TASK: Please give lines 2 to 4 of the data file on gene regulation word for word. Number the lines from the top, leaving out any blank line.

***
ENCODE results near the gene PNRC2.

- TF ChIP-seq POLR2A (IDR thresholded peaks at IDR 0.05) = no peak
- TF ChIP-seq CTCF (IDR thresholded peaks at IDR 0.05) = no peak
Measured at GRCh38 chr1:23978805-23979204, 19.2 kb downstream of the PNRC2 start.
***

- TF ChIP-seq POLR2A (IDR thresholded peaks at IDR 0.05) = no peak
- TF ChIP-seq CTCF (IDR thresholded peaks at IDR 0.05) = no peak
Measured at GRCh38 chr1:23978805-23979204, 19.2 kb downstream of the PNRC2 start.